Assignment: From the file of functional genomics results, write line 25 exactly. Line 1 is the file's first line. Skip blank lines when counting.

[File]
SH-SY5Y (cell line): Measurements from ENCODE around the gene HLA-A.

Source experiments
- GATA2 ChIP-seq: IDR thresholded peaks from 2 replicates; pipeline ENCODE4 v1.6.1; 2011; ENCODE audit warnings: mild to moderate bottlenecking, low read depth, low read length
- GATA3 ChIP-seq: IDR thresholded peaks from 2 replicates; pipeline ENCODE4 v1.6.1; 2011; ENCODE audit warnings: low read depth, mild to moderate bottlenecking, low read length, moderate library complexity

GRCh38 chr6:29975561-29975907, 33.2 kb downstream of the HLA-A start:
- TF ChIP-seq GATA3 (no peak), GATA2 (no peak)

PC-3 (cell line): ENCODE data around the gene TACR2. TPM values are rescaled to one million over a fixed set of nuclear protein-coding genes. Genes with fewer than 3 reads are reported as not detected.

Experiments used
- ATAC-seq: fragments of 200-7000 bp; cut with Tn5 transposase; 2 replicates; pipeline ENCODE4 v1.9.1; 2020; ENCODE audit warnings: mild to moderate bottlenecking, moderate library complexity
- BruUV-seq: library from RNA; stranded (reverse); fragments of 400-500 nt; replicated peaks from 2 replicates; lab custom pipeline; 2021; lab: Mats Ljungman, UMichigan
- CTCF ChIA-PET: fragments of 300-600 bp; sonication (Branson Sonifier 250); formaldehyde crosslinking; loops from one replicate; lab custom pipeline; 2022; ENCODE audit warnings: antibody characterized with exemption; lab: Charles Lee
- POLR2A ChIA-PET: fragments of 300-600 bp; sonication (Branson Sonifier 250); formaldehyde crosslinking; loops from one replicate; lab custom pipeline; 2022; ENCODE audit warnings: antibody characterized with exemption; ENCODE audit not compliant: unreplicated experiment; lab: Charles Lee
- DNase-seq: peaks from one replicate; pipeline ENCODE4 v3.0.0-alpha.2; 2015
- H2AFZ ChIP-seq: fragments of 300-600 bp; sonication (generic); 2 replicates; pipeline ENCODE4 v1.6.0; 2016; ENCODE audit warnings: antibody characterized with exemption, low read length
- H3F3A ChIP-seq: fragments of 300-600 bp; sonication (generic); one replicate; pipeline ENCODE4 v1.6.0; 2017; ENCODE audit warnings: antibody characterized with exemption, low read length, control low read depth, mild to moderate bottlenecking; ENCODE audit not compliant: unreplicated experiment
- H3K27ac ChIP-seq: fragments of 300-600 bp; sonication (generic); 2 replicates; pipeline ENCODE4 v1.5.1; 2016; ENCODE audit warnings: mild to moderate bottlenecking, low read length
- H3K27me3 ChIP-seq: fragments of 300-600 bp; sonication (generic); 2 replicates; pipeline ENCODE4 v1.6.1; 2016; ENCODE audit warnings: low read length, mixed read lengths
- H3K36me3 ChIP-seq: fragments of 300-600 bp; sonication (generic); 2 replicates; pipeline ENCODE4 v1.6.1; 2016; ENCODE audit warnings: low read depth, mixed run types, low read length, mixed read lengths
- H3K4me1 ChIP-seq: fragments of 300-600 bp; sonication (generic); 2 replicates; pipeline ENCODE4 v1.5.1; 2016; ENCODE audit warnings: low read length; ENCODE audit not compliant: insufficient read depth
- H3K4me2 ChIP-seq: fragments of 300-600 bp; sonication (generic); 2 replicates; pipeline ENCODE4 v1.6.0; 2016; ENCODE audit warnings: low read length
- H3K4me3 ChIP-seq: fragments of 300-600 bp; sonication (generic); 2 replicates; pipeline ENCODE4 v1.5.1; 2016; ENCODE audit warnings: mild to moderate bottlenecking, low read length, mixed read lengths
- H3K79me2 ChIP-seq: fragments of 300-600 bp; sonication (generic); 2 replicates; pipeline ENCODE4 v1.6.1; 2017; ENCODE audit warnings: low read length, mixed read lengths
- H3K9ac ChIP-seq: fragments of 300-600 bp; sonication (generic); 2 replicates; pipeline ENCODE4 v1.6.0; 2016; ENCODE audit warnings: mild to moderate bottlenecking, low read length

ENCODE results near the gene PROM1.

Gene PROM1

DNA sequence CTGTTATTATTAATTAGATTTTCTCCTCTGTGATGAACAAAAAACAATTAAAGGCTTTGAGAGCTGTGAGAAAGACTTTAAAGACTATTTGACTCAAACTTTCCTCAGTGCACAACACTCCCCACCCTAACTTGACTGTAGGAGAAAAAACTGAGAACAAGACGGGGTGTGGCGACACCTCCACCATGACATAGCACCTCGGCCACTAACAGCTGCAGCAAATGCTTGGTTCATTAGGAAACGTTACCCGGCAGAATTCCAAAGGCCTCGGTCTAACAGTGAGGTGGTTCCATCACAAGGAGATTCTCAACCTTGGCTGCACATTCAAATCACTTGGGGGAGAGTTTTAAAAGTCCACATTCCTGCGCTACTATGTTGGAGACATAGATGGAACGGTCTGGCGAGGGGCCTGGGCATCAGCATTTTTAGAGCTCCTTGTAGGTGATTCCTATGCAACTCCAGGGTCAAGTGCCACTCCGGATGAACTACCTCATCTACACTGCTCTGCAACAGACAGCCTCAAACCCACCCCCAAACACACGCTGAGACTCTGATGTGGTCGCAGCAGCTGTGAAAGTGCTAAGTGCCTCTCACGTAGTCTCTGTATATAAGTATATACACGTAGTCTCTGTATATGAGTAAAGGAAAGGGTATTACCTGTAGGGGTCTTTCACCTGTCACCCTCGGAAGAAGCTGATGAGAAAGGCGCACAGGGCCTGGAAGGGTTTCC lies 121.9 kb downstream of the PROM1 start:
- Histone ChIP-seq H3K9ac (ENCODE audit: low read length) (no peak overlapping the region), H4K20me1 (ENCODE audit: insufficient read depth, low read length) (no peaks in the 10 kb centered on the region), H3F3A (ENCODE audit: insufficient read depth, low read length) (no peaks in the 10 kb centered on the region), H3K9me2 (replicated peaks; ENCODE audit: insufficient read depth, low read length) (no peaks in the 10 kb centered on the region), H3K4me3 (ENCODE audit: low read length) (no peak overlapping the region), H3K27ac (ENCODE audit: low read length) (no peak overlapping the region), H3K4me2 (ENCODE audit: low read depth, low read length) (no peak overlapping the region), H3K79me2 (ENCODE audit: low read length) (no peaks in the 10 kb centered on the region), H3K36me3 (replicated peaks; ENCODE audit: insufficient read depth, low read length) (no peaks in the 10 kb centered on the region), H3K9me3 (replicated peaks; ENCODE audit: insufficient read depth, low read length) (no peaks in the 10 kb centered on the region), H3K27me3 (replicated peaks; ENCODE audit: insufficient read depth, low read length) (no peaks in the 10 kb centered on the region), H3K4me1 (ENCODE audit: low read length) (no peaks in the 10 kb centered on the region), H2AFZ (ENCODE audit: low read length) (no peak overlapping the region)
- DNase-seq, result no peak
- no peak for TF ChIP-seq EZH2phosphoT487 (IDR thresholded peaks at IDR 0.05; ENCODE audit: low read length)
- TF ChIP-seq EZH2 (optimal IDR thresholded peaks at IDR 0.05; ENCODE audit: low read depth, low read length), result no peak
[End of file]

Gene PROM1